On January 17, the Office of Civil Rights posted its omnibus Final Breach Notification Rule (the “Final Rule”), which modified many provisions of the Health Insurance Portability and Accountability Act of 1996 (“HIPAA”). The Final Rule, set to be published in the Federal Register on January 25, sets forth new responsibilities for business associates and subcontractors, amends the Breach Notification Rule, adds to the notifications required to be included in the Notice of Privacy Practices, and adopts the tiered penalty provisions of the Interim Final Rule (released on August 24, 2009), among many other provisions.
The Final Rule is effective March 26, 2013 with compliance required by covered entities and business associates by September 23, 2013, unless otherwise provided in the Final Rule.
This blog entry summarizes some pertinent provisions of the Final Rule.
Liability of Business Associates and Subcontractors
Under the Final Rule, subcontractors and business associates may be directly liable for certain Privacy and Security Rule violations. A “business associate” is a third party that a covered entity may engage to assist it in performing its covered services. To be considered a business associate, the third party must create, receive, maintain or transmit Protected Health Information (“PHI”). A “subcontractor” is a person to whom a business associate delegates a function, activity or service, other than in the capacity of a member of the workforce of such business associate, and also creates, receives, maintains or transmits PHI. Consistent with the previous rule, covered entities must have written business associate agreements with their business associates. Pursuant to the Final Rule, the definition of “business associate” has been extended to include subcontractors. Therefore, the requirements of business associates has extended to subcontractors. Business associates must ensure that they have agreements with all subcontractors that comply with the new regulations.
Compliance Date for Revised Business Associate Agreements
The compliance date for revising business associate agreements (“BAAs”) to comply with the Final Rule is September 23, 2013. However, an opportunity to grandfather in existing BAAs exists if the BAA complied with the HIPAA regulations and is not set to be renewed between January 25 and September 23 of this year. If a BAA renews after September 23, 2013, the BAA must comply by the earlier of (a) the date of the BAA’s renewal, or (b) September 22, 2014. Those BAAs renewing between January 25 and September 23, 2013 must be revised to comply with the Final Rule by September 23.
Notice of Privacy Practices
The Final Rule requires certain amendments to Notices of Privacy Practices (the “Notice”) and requires certain statements regarding uses and disclosures that require authorization. For instance, one of the changes requires a statement indicating that most uses and disclosures of psychotherapy notes (where appropriate), uses and disclosures of PHI for marketing purposes, and disclosure that constitute a sale of PHI require authorization.
Individual’s Access to His/Her Own PHI
Upon an individual’s request to obtain an electronic copy of his/her own PHI, the covered entity must furnish the individual with access to the electronic information in the electronic form and format requested by the individual, if it is readily producible, or in a format as agreed to by the covered entity and the individual.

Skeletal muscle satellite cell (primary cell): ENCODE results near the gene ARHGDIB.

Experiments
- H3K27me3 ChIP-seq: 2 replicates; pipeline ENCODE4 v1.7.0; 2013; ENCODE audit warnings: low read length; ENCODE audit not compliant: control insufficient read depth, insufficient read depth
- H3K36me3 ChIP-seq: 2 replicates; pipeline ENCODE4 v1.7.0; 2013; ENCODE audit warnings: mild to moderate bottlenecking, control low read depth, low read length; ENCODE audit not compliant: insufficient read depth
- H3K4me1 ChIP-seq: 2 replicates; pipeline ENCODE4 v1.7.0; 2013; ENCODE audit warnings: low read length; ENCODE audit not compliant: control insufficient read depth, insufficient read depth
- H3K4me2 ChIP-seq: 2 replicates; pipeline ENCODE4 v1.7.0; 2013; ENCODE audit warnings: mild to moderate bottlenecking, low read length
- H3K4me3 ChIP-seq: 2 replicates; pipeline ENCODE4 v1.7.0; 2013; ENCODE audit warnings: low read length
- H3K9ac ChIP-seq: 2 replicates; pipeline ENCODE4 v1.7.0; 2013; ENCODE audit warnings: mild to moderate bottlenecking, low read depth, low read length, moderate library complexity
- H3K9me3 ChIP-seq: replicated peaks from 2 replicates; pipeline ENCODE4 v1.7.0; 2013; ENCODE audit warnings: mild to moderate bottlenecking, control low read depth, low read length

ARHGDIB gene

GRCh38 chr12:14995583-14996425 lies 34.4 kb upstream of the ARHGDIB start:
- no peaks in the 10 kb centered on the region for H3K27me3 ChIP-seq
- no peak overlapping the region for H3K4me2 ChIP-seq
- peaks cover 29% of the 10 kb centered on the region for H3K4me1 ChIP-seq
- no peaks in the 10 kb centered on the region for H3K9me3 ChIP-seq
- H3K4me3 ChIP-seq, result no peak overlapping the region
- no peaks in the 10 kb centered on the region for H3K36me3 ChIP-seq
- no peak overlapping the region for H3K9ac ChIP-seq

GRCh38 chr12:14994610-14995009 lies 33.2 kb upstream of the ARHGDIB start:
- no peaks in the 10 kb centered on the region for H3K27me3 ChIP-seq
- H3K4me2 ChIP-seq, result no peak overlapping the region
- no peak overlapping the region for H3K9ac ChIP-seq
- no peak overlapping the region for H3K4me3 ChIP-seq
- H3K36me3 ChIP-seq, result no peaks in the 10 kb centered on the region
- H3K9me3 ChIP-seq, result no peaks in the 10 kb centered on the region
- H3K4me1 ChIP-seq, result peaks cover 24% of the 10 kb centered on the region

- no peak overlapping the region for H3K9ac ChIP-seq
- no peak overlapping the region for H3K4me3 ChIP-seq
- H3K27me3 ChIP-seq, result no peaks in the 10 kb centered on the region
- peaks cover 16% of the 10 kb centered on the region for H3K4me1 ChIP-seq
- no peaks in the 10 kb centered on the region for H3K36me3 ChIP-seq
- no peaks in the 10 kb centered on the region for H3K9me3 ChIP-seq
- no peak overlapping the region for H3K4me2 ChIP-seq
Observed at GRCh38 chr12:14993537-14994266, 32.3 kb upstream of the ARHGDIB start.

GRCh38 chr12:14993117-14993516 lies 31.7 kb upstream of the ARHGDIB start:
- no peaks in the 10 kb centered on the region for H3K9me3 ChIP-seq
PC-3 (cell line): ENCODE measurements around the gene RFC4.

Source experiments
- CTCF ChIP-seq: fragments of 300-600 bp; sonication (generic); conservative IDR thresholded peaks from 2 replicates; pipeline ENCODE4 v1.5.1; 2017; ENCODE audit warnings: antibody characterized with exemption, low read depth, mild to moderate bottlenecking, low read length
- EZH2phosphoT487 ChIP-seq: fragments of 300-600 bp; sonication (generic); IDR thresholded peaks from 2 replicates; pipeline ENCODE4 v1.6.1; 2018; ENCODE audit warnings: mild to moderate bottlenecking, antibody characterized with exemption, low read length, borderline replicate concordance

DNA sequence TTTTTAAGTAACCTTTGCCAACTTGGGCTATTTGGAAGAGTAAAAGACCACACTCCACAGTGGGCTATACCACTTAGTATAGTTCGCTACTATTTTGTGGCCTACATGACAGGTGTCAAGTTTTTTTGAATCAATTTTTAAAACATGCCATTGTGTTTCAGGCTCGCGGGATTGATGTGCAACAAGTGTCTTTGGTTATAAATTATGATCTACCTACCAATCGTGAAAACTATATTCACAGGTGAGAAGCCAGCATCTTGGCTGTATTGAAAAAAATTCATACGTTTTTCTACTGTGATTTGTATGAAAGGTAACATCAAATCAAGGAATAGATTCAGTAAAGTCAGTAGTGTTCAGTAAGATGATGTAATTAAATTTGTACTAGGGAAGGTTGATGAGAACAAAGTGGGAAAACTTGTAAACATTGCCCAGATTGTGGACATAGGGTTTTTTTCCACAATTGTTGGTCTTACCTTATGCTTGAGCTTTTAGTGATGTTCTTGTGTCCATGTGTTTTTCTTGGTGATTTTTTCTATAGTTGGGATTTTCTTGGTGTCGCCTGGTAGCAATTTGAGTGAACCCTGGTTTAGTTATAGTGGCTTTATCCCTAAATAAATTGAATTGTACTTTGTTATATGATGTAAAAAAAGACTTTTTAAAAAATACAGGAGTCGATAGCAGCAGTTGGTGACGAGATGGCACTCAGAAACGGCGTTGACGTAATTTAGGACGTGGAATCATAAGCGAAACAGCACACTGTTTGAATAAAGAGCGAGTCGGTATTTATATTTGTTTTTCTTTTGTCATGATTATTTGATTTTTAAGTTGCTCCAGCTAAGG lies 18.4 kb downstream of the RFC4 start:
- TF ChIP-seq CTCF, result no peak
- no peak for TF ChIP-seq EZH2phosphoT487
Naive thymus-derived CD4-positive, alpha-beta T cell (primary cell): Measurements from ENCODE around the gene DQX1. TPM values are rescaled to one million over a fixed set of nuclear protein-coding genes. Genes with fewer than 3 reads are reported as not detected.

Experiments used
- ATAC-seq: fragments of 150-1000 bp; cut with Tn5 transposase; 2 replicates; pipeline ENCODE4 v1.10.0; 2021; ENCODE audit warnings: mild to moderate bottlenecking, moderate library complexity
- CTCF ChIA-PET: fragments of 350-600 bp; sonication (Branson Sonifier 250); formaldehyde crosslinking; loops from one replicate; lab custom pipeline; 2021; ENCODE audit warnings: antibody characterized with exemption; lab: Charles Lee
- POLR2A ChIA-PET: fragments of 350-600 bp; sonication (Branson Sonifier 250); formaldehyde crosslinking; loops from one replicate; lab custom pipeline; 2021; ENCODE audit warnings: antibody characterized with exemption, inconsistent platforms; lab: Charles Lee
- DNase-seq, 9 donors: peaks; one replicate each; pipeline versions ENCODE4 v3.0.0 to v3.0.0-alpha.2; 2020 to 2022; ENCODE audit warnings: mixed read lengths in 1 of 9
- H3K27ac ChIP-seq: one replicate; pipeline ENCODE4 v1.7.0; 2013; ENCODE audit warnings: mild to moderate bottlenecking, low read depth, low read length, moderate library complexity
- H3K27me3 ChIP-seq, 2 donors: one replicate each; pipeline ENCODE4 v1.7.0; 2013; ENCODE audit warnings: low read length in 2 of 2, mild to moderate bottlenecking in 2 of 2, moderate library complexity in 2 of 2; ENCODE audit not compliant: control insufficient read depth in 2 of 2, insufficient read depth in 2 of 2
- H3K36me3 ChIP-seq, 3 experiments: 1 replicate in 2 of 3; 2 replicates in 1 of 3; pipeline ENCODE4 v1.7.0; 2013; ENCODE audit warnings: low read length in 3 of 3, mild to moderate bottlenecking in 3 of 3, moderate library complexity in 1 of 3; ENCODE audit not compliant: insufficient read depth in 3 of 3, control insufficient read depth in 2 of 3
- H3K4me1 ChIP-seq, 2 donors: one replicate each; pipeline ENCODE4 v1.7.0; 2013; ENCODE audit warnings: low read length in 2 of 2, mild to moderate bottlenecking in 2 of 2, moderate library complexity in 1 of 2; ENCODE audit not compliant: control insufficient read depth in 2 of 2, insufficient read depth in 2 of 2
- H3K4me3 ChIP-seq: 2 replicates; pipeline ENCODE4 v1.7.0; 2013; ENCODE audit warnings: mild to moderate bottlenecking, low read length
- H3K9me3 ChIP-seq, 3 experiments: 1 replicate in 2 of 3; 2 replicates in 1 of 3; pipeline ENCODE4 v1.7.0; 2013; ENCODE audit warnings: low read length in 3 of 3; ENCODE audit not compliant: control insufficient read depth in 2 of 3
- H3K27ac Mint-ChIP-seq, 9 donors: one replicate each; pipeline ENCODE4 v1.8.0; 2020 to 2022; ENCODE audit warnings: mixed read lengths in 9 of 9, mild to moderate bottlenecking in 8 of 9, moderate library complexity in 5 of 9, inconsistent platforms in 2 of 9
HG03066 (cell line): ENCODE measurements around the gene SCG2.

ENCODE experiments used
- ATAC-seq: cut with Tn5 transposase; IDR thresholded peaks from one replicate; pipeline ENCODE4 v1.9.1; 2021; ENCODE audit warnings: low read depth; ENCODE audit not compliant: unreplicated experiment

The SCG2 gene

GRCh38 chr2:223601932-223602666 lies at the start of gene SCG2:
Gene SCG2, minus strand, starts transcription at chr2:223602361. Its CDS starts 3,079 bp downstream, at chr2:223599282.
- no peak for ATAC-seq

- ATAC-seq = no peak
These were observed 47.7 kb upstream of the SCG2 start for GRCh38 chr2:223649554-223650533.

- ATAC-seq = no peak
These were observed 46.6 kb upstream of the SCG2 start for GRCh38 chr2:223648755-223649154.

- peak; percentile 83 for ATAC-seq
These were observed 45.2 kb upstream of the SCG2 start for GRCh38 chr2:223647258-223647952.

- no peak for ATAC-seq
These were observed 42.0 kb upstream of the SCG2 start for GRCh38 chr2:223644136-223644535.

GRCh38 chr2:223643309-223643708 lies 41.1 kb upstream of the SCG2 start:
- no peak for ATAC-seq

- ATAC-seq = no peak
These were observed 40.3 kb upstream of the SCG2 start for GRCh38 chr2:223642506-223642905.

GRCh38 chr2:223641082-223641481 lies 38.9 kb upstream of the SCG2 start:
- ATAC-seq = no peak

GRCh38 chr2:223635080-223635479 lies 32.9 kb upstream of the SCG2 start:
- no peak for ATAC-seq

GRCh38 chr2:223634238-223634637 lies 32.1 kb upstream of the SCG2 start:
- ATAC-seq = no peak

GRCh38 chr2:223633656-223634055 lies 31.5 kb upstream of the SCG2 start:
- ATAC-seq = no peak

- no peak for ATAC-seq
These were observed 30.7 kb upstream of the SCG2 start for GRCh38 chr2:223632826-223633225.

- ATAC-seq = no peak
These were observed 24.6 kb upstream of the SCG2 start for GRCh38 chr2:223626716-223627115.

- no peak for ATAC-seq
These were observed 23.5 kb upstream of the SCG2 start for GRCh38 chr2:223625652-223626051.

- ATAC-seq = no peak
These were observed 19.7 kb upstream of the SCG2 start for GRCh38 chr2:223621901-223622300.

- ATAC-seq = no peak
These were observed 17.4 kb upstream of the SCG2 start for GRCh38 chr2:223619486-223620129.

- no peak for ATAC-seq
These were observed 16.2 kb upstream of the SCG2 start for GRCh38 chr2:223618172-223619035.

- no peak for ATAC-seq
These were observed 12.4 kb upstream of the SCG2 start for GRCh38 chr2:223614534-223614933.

The most significant changes in the Final Rule fall appear in the revisions to the Breach Notification Rule. Most considerable is the revision within the Breach Notification Rule was to the definition of “breach”. Whereas, prior to the Final Rule, a use or disclosure of PHI was presumed to be a breach if it posed a significant risk of financial, reputation or other harm to the individual, a use or disclosure of PHI is now presumed unless the covered entity or business associate, as applicable, demonstrates that there is a low probability that the PHI has been compromised. In other words, the Final Rule demonstrates a shift from the subjective risk-of-harm standard to the objective low-probability-of-compromise standard. The Final Rule sets forth a number of factors that must be considered in determining when performing a risk assessment and determining the probability that PHI has been compromised:
- The nature and extent of the PHI involved, including the types of identifiers and the likelihood of re-identification of the information;
- The unauthorized person who impermissibly used the PHI or to whom the disclosure was made;
Whether the PHI was actually acquired or viewed or, alternatively, if only the opportunity existed for the information to be acquired or viewed; and
- The Final Rule has also made a number of revisions to the notification obligations which arise upon discovery of the breach.
The Final Rule adopted the tiered and increased civil monetary penalty structure to conform with HITECH. The new penalty provisions are summarized in the following table:
While the foregoing is merely a summary of some of the major changes and provisions of the Final Rule, it is a reminder to all healthcare industry stakeholders that the healthcare regulatory environment continues to be dynamic and attention must be paid to new developments. Since its release and during the next six months in which the industry has to comply with the Final Rule, Clark Hill’s healthcare attorneys have been, and will be, at the forefront of any new developments and will be available to assist new and existing clients with ensuring compliance with the new requirements.